I think having industry accept a set of standards like this would be a serious bump for any and all EVs. If car manufacturers would make modular, replaceable battery components, it would further reduce consumer anxiety towards the purchase of an EV. Even if rapidly swappable battery units never really made it to the level of service station availability, knowing one could order and replace a battery unit if needed would be a hurdle overcome and would lead to the reduction of costs both for consumers and manufacturers.
Hopefully, if they go to the trouble of making standerdized battery packs, they might also fit larger electric tools like snow blowers, lawn mowers, etc. I'm tied of each tool (and scooters) have their own battery, battery charger, of all ages and configurations.
paul314, I haven't seen a gas can catch on fire just sitting by itself, but Tesla have been recorded doing just that... and also cell phones, hover boards, etc. Not sure why anyone would consider a gas can more dangerous. Well, outside of poorly protected Pinto gas tanks and idiots throwing gas on fires.

minivini, you can get replacement batteries for many electric vehicles. I don't know that availability should be the concern, rather the costs should be. For cars, monetarily they cost just as much or more than a replacement gas engine. Check out ebay for all your EV battery needs (RockAuto carry them yet?). Rather than availability of replacement batteries being the primary reason people aren't on-board, maybe it's the cost of those expensive, "environmentally friendly" mined metals they use, as well as the short life of current batteries. Considering the charge efficiency of iPhones only last a few of years, do you want the expense equivalent of a new engine looming in the near future? Oil changes and gas are currently cheap by comparison to new batteries (though gas price is going up in the US now).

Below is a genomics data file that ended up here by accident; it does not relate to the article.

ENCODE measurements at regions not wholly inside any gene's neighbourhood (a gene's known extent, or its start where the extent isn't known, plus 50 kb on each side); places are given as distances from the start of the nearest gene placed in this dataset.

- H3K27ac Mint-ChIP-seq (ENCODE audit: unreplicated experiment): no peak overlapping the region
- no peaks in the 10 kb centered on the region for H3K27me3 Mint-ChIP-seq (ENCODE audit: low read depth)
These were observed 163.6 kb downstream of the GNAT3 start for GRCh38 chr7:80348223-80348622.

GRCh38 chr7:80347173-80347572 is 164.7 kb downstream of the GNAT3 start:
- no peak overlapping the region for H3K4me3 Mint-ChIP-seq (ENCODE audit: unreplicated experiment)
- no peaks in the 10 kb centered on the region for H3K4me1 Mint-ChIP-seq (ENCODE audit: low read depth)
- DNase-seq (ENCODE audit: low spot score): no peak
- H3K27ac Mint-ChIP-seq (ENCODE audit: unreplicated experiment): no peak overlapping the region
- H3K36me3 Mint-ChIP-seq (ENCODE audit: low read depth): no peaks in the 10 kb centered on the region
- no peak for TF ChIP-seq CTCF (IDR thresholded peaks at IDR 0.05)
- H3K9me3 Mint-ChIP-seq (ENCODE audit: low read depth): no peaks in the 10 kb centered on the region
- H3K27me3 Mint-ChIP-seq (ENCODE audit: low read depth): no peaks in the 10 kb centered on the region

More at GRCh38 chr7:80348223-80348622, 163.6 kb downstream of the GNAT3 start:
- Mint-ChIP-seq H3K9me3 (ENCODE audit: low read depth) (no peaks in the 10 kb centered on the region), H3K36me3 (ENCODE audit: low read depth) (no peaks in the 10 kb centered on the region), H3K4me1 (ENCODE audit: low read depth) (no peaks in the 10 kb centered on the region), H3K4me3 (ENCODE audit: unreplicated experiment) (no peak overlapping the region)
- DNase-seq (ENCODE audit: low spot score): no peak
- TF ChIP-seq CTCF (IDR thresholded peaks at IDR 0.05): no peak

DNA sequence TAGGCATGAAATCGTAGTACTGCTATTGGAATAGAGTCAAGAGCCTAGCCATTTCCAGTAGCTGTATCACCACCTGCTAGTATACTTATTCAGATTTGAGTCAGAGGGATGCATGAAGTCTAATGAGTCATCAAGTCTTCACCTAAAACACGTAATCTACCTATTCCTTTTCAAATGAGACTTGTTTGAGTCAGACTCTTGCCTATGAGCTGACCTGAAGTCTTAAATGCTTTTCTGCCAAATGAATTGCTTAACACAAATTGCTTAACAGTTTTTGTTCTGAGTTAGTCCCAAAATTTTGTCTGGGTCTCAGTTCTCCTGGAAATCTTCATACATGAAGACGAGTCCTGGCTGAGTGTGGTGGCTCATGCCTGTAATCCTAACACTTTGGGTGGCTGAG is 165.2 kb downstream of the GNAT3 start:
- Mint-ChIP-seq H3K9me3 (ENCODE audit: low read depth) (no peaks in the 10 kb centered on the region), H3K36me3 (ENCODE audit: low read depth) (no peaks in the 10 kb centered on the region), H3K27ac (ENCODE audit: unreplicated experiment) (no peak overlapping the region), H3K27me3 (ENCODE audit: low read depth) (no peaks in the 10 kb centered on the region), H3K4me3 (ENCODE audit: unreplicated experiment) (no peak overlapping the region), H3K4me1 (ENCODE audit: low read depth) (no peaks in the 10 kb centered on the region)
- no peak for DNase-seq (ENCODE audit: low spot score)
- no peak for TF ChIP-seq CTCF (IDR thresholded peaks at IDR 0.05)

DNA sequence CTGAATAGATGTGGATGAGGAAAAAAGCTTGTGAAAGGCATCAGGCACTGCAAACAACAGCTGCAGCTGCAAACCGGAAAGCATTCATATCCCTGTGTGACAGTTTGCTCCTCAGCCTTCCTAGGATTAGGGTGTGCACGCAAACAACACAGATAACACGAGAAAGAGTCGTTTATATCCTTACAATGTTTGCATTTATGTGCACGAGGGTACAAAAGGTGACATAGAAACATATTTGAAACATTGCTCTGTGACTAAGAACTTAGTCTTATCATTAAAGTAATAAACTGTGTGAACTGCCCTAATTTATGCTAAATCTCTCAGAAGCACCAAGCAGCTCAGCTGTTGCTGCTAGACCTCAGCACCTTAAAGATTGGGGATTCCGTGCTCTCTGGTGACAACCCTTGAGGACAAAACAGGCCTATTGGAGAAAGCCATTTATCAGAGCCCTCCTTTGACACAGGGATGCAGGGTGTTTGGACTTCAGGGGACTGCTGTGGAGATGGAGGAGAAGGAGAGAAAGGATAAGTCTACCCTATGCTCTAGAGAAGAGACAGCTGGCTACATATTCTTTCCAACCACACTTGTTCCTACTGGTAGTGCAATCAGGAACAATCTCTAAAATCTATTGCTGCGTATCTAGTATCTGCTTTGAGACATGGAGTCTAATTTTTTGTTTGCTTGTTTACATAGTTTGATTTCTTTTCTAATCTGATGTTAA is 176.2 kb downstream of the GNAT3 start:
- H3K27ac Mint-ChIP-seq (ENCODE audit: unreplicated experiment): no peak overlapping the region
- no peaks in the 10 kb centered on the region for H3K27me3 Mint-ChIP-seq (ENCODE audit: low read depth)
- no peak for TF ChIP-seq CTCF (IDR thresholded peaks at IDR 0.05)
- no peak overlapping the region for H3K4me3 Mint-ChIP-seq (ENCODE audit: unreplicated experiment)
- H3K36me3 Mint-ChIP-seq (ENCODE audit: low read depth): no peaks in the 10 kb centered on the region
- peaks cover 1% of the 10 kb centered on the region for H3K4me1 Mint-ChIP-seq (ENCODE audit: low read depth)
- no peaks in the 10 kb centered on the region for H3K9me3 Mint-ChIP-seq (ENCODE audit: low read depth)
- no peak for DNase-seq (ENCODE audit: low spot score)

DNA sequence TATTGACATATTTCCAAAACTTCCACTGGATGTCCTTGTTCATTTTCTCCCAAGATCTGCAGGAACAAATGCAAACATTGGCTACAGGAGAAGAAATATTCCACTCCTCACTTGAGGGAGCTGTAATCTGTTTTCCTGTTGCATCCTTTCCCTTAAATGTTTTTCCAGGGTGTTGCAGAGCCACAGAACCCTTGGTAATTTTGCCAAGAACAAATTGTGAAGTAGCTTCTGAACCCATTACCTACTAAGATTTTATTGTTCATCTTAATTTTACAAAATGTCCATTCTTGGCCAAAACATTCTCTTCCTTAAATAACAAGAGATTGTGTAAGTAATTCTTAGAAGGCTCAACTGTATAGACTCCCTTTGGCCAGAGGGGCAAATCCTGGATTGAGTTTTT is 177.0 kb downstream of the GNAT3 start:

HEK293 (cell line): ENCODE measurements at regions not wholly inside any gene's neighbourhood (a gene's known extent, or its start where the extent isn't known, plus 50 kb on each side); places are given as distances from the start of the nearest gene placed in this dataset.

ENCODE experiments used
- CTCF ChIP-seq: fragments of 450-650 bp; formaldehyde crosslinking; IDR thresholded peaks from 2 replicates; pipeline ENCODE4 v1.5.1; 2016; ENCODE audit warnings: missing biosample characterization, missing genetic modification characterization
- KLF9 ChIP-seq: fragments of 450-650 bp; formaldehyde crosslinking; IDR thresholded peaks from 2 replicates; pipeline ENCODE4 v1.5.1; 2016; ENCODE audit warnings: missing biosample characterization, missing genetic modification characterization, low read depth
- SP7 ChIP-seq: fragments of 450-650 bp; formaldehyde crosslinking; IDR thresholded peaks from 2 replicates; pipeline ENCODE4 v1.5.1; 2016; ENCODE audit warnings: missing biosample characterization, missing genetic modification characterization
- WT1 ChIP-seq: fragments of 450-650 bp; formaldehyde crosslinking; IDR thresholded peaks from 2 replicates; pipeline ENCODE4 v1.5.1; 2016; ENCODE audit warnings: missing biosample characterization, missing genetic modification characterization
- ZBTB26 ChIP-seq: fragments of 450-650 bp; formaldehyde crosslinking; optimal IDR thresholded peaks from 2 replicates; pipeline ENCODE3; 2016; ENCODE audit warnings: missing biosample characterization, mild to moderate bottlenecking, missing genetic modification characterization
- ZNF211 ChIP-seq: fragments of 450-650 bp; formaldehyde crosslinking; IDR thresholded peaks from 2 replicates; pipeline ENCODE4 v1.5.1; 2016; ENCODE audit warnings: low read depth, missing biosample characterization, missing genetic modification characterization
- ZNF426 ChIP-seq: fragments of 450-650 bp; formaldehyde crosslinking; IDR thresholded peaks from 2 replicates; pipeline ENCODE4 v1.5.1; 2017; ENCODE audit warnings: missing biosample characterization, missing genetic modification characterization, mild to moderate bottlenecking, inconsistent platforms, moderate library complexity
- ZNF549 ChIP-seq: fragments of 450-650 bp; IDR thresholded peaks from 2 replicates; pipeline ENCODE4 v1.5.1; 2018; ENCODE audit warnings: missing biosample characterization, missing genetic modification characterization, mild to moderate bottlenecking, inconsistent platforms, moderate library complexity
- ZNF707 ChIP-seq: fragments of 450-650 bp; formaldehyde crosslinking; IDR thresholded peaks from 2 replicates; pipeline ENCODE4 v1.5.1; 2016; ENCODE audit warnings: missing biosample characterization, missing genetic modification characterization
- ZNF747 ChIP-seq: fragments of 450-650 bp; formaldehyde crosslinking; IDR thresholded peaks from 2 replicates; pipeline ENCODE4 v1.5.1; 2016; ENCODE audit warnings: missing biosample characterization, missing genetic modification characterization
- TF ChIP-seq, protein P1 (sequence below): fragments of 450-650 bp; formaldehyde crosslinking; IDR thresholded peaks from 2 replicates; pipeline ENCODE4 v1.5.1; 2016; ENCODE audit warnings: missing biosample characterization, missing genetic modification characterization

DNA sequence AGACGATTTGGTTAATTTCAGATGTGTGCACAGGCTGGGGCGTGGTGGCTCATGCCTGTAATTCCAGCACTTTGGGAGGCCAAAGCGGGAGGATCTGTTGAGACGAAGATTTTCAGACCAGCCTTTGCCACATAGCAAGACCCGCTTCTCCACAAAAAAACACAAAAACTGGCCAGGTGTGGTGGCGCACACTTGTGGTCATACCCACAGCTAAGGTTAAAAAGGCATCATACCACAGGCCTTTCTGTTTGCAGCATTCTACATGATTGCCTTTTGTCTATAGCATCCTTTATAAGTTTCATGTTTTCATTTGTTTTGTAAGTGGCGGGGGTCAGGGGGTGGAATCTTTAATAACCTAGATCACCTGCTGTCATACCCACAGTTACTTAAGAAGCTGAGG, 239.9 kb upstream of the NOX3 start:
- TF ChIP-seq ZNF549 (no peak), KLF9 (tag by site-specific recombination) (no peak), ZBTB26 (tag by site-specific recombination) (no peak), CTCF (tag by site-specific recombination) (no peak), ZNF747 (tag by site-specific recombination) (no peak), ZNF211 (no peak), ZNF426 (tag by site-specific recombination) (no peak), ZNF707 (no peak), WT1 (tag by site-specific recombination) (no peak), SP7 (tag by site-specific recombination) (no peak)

There's a lot of work needed before the all electric future of 2025 or 2030, not even considering battery issues of range, charge times, and cost. How do all the rental cars recharge overnight at hotels or VRBOs? Putting in a parking lot full of charges is a huge expense, but will be required. Houses will need electrical upgrades to change multiple cars - the kid's car parked on the curb needs to charge overnight too somehow, the house's service panel might not be high enough amperage for all the cars. Instead of brown outs during the day when all the ACs units run, you have to worry about them at night too when an entire city's cars charge? If there's a wild fire and power is out, you have to stay home because the car battery is dead and you can't charge it? Can't ride a bike to a gas station fill up one of those dangerous gas cans at a near by station and then fill the EV with it. So where's the plan for how all of this works?